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Death and Dissymmetry

The Politics of Coherence in the Book of Judges

Combining literary criticism and feminist analysis, Death and Dissymmetry radically reinterprets not only the Book of Judges but also the tradition of its reception and understanding in the West. In Mieke Bal’s account, Judges documents the Israelite culture learning to articulate itself in a decisive period of transition.

Counter to standard readings of Judges, Bal’s interpretation demonstrates that the book has a political and ideological coherence in which the treatment of women plays a pivotal role. Bal concentrates here not on the assassinations and battles that rage through Judges but on the violence in the domestic lives of individual characters, particularly sexual violence directed at women. Her skillful reading reveals that murder, in this text, relates to gender and reflects a social structure that is inherently contradictory. By foregrounding the stories of women and subjecting them to subtle narrative analysis, she is able to expose a set of preoccupations that are essential to the sense of these stories but are not articulated in them. Bal thereby develops a "countercoherence" in conflict with the apparent emphases of Judges—the politics, wars, and historiography that have been the constant focus of commentators on the book.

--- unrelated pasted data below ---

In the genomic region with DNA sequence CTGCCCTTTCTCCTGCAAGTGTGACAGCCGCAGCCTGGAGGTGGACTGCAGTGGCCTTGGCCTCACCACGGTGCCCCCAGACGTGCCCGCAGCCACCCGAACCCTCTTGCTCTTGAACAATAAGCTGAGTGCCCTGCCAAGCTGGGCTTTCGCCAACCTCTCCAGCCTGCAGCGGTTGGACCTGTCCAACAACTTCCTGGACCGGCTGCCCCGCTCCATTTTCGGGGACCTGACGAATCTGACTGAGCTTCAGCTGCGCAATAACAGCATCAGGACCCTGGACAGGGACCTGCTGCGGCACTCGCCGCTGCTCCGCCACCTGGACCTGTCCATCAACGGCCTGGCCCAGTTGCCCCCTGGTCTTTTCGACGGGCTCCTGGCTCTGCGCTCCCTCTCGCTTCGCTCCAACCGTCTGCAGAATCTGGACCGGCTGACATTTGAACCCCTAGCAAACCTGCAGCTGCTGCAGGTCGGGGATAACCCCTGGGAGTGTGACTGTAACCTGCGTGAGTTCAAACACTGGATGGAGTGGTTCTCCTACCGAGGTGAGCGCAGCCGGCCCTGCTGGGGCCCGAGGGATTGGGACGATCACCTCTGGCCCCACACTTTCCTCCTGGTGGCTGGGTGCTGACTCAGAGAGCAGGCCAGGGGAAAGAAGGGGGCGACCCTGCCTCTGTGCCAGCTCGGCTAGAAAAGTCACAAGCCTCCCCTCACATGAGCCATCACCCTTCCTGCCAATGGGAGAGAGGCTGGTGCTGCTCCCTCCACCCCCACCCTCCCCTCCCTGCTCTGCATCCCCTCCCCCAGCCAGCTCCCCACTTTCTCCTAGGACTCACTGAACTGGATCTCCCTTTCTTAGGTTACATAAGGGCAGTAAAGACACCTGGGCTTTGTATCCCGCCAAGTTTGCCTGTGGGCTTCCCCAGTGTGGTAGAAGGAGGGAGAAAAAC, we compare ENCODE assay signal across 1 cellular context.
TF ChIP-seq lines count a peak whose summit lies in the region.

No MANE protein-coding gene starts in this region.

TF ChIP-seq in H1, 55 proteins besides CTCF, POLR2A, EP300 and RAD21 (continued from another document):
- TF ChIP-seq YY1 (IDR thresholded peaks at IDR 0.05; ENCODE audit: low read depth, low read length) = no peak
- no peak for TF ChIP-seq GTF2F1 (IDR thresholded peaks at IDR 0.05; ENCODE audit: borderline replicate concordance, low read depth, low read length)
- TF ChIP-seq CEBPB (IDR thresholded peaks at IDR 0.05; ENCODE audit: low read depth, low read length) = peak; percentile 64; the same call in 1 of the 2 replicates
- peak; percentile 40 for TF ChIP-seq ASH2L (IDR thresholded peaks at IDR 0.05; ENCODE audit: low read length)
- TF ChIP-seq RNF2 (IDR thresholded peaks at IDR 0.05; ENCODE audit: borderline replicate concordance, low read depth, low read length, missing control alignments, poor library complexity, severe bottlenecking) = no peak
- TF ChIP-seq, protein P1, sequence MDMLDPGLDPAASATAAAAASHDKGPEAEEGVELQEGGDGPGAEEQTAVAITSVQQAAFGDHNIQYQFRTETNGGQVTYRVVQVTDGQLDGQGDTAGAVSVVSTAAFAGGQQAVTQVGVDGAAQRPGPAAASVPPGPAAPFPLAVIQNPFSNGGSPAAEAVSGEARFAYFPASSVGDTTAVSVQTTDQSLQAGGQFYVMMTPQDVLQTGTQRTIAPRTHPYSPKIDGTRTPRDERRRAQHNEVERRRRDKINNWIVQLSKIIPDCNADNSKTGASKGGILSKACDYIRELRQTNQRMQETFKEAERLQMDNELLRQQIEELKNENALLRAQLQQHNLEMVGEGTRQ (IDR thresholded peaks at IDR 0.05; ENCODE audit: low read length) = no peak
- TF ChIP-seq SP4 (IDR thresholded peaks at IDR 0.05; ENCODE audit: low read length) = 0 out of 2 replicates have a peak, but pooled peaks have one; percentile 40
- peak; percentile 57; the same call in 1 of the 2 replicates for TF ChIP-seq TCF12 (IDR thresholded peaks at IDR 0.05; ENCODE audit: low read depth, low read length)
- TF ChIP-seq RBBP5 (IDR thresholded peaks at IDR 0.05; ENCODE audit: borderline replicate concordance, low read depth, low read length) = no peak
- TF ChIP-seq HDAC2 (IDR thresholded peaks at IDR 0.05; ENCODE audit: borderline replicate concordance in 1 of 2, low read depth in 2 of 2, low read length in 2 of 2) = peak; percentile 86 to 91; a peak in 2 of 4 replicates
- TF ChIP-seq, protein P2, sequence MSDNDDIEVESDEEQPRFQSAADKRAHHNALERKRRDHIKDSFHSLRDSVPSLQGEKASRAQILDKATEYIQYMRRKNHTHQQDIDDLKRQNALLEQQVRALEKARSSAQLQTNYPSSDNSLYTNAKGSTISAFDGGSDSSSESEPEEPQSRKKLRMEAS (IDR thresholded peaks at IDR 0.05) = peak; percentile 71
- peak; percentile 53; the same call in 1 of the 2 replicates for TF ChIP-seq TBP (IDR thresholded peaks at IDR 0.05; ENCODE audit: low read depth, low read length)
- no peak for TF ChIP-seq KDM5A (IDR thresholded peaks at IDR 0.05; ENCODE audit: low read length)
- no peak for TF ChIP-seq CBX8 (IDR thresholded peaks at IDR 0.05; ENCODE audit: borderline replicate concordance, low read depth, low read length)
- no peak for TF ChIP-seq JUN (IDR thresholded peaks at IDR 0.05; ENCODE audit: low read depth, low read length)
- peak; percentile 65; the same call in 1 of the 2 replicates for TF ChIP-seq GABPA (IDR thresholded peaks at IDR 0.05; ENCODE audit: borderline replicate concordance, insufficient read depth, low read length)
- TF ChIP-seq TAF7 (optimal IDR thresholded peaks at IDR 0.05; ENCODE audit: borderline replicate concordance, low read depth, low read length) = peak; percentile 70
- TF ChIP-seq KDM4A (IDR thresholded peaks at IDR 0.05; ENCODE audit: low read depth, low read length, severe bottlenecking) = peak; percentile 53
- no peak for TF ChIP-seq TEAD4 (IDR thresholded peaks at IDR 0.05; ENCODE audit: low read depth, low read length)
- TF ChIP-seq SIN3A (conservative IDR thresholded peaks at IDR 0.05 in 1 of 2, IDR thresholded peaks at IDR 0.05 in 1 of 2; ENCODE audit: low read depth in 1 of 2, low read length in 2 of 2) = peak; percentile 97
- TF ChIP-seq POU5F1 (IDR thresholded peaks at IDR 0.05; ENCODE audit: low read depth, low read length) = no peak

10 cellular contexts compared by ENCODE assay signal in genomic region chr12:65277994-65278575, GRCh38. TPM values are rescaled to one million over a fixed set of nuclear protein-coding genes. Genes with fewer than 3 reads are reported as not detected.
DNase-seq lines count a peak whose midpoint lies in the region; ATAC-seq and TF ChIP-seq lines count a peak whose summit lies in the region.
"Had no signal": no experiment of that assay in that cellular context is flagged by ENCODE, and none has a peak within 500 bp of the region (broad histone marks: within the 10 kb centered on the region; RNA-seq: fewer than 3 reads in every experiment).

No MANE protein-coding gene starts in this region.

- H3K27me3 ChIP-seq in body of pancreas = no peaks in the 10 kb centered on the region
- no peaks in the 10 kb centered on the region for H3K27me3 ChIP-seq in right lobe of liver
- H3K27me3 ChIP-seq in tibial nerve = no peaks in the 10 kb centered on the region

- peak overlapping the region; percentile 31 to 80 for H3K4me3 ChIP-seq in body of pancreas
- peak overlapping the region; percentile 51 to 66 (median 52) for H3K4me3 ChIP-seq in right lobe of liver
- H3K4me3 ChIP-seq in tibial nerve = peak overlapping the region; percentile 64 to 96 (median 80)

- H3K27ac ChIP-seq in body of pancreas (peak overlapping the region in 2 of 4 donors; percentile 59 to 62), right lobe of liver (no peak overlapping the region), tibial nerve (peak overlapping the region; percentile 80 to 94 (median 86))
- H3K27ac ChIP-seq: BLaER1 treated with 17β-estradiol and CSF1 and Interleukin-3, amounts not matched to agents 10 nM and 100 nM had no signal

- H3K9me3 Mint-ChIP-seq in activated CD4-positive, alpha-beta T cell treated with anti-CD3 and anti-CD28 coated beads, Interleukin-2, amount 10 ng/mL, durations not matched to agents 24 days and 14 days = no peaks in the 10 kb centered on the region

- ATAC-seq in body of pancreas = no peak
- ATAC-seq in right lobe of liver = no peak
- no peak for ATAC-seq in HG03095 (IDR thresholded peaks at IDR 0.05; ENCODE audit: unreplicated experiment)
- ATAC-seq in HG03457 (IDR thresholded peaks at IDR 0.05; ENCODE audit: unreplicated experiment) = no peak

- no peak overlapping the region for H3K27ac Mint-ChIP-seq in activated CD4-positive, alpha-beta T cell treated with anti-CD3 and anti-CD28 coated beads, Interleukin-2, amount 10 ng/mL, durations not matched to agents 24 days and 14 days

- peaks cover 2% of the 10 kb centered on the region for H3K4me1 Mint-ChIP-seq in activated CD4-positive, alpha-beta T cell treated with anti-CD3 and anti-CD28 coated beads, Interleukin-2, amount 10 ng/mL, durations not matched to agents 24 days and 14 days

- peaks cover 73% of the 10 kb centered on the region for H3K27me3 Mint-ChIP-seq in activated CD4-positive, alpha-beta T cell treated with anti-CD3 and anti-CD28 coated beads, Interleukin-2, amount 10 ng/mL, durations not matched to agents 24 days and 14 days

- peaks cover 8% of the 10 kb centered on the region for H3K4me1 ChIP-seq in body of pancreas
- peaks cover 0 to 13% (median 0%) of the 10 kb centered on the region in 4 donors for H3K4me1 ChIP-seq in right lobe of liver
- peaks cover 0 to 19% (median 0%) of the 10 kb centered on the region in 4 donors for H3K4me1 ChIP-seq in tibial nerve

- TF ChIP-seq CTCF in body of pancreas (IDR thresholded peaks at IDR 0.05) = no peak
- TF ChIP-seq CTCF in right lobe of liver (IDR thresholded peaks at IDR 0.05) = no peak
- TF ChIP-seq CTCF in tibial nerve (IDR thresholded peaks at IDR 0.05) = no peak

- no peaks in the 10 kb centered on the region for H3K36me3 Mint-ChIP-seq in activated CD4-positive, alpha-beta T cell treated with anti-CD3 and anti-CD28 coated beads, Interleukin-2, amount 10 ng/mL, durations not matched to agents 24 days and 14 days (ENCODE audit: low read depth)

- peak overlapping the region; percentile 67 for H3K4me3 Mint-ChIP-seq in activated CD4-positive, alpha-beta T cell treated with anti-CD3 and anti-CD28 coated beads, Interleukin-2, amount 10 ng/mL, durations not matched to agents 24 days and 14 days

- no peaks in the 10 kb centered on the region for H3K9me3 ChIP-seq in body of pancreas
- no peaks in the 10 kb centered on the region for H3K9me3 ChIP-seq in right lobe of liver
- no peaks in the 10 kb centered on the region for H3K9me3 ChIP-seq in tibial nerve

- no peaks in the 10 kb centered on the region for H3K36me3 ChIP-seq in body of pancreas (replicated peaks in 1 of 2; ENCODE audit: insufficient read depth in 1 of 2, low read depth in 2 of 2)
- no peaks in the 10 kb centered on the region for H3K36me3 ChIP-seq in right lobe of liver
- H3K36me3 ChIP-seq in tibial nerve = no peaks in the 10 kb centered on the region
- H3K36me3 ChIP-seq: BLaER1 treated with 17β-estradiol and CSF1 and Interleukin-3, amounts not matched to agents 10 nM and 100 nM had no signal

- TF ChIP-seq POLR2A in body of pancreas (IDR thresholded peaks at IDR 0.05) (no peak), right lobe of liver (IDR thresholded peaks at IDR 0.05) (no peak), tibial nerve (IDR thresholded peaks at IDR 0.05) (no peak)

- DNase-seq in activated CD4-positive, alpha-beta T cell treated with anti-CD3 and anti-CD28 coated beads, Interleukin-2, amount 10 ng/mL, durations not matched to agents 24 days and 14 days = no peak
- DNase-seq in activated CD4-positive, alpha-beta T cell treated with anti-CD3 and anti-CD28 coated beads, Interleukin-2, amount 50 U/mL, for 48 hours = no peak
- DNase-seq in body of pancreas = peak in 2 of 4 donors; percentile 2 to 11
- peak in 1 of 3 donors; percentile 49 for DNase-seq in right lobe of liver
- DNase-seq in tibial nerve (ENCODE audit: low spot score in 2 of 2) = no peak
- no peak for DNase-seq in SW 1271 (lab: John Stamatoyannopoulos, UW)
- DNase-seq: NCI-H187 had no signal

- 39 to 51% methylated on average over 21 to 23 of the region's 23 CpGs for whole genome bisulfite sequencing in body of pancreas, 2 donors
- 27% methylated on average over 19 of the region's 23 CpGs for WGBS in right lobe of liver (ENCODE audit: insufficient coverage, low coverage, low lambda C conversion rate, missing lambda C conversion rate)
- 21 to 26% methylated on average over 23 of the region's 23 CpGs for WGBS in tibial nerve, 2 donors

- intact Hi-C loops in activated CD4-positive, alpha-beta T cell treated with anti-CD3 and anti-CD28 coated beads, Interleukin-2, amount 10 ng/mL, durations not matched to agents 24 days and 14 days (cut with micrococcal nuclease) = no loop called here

Death and Dissymmetry makes an important contribution to the development of a feminist method of interpreting ancient texts, with consequences for religious studies, ancient history, literary theory, and gender studies.

319 pages | 6.00 x 9.00 | © 1988

Chicago Studies in the History of Judaism

Religion: Judaism

Women's Studies

Table of Contents

1. The Coherence of Politics and the Politics of Coherence
Two Views of the Book of Judges
How History Constructs Itself
The Construction of a Different History
The Coherence of Dissymmetry
Heroes of Might and Women of Death
Lethal Ladies
Gender, Sex, and Dissymmetry
Other Female Characters
The Language of Power
2. Virginity and Entanglement
Bath-Jephthah: The Daughter’s Gift
Negation and Denial of Womanhood
Freud Entangled
Love at First Sight
Bath’s Survival
3. Virginity Scattered
Paradoxes of Virginity
Nonvirginal Virgins, Virginal Spouses
Between Virgin and Wife: Caught Between Men
4. Violence and the Sacred: Contribution to the Ethnography of Fatherhood
The Raw and the Cooked
In the Name of the Law: Proper Sacrifice
Manoah’s Failed Fatherhood
In the Name of the Vow: Improper Sacrifice
Bath-Jephthah versus Ben-Abraham: A Case for Separation
Dreaming Fire: Violence without the Sacred
The Body Became Voice, or the Reinforcement of Culture
5. The Scandal of the Speaking Body: From Speech-act to Body Language
Speech-acts: The Word Become Flesh
Samson’s Riddle: The Word Became Woman
The Riddle as Vow and the Vow as Riddle
The Daughter’s Body Language as a Challenge to Fatherhood
The Mouth of the S/Word
6. The Architecture of Unhomeliness
Unhomeliness Revisited
The Empty House Is Haunted
7. The Displacement of the Mother
Explicit Mothers: Jephthah’s and Abimelech’s, Samson’s and Micah’s
Explicit Mothers: Sisera’s and Israel’s
Displaced Mothers: Yael
Displaced Mothers: The Woman-with-the-Millstone
Displaced Mothers: Delilah
Mothering, Murdering, Making Love: Yael
Clytemnestra’s Absence
The I, the Eye, and Objectification
The Incoherence of Coherence
Once Upon a Time
Once More: Body Language
Appendix 1: A Model for Narratological Analysis
Appendix 2: Notes on Language


Biblical Archaeology Society: BAS Publication Awards/Relating to the Old Testament

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